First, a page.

Report on San Cristobal (Nicaragua) — 21 August-27 August 2002
Smithsonian / US Geological Survey Weekly Volcanic Activity Report, 21 August-27 August 2002
Managing Editor: Gari Mayberry
Please cite this report as:
Global Volcanism Program, 2002. Report on San Cristobal (Nicaragua). In: Mayberry, G (ed.), Weekly Volcanic Activity Report, 21 August-27 August 2002. Smithsonian Institution and US Geological Survey.
12.702°N, 87.004°W; summit elev. 1745 m
All times are local (unless otherwise noted)
A ground observer in Chinandega, Nicaragua indicated that San Cristóbal was active on 21 August around 1600. Ash was not visible on an INETER volcano camera at 1630 due to dense cloud cover. A possible plume was detected on satellite imagery taken at 1545 during a break in the cloud cover. The plume was estimated to be near summit level and drifted W.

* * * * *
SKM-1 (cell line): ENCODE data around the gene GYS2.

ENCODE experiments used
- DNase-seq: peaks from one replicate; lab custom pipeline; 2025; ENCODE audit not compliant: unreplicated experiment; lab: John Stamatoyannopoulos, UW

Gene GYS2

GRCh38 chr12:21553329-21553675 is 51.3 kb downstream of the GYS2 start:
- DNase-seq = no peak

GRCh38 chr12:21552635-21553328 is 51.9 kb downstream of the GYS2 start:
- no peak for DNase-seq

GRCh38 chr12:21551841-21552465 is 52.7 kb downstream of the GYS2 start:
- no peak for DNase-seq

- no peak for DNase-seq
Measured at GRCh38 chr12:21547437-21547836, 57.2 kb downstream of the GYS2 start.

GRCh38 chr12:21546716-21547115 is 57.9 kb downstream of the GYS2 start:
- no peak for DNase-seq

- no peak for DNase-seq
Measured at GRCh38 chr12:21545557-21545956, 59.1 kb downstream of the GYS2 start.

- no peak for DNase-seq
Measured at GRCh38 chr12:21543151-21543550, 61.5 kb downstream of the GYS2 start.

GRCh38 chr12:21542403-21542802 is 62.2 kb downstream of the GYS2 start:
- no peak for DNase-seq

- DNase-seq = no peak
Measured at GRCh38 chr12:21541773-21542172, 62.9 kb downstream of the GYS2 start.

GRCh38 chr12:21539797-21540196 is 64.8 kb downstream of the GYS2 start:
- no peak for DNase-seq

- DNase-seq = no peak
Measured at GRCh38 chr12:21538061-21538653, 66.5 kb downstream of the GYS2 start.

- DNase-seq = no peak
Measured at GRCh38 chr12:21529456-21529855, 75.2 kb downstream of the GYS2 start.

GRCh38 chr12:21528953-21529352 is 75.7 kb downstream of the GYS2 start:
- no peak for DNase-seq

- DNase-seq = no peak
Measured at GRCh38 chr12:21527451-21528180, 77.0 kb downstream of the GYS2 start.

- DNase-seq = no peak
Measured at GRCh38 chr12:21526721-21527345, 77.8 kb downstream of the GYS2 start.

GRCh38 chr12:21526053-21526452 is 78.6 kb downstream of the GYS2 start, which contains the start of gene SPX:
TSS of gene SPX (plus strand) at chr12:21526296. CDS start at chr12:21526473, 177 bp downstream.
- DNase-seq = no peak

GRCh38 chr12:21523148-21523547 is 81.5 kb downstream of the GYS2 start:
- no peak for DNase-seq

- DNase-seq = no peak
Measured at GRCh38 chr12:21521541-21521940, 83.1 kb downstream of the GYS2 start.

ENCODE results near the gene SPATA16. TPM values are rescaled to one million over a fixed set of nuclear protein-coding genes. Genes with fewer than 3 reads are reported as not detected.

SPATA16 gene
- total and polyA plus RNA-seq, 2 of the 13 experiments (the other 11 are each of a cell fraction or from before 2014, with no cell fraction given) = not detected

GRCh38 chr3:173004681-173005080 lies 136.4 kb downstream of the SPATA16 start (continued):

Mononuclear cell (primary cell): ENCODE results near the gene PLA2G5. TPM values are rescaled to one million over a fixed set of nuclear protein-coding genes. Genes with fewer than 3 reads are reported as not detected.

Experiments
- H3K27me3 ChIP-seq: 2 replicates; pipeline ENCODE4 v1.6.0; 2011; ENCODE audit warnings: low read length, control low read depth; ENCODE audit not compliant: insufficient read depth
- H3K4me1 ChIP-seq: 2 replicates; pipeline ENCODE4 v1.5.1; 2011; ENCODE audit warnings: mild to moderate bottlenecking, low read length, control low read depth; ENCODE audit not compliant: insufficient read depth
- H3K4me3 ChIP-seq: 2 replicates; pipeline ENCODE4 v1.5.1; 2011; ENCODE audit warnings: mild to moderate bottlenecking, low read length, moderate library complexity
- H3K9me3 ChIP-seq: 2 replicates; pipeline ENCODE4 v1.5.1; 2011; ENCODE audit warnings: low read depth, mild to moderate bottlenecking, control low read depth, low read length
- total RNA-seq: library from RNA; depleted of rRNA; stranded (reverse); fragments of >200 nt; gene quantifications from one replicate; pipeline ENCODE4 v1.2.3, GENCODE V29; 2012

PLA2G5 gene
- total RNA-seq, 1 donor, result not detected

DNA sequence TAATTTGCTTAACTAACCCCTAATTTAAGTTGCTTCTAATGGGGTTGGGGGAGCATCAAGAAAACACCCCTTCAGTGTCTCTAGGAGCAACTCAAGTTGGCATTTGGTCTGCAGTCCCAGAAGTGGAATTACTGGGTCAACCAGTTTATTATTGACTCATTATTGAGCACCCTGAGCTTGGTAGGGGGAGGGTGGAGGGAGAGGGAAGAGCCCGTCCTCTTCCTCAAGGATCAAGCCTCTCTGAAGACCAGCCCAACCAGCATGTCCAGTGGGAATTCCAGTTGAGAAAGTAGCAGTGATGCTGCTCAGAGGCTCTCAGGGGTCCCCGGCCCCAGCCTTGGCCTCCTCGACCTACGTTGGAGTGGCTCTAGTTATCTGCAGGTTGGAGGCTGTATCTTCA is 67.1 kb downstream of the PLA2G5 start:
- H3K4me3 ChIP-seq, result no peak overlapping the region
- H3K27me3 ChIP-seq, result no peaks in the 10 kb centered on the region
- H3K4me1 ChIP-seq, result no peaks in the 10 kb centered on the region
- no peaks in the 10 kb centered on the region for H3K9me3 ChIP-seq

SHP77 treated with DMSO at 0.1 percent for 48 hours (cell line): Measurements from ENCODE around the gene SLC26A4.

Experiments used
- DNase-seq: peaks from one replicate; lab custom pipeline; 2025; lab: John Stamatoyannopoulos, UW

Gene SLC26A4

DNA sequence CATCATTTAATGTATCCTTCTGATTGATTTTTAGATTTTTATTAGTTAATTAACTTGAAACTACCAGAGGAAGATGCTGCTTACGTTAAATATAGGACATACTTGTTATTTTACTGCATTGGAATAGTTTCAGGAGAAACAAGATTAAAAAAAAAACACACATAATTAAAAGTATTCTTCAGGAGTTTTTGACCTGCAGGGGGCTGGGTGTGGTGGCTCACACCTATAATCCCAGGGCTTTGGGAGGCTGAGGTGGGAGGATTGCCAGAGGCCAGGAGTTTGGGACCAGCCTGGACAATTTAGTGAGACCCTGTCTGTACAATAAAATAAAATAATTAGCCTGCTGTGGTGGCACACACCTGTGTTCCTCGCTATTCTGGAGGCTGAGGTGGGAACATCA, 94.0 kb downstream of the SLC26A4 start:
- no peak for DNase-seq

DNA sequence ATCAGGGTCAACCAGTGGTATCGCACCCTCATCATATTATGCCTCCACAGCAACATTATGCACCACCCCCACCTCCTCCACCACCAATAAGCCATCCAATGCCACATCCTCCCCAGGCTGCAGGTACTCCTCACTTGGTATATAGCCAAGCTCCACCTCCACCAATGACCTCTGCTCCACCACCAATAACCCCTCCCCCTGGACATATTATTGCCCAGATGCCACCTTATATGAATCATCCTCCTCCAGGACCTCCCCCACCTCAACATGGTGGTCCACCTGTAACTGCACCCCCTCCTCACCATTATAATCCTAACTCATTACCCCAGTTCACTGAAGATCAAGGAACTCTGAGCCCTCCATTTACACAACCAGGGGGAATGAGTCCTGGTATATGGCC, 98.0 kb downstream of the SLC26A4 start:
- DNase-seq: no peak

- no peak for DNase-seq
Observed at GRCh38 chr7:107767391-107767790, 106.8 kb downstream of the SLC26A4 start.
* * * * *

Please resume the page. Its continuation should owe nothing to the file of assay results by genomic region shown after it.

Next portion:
Geologic Background. The San Cristóbal volcanic complex, consisting of five principal volcanic edifices, forms the NW end of the Marrabios Range. The symmetrical 1745-m-high youngest cone, named San Cristóbal (also known as El Viejo), is Nicaragua's highest volcano and is capped by a 500 x 600 m wide crater. El Chonco, with several flank lava domes, is located 4 km W of San Cristóbal; it and the eroded Moyotepe volcano, 4 km NE of San Cristóbal, are of Pleistocene age. Volcán Casita, containing an elongated summit crater, lies immediately east of San Cristóbal and was the site of a catastrophic landslide and lahar in 1998. The Plio-Pleistocene La Pelona caldera is located at the eastern end of the complex. Historical eruptions from San Cristóbal, consisting of small-to-moderate explosive activity, have been reported since the 16th century. Some other 16th-century eruptions attributed to Casita volcano are uncertain and may pertain to other Marrabios Range volcanoes.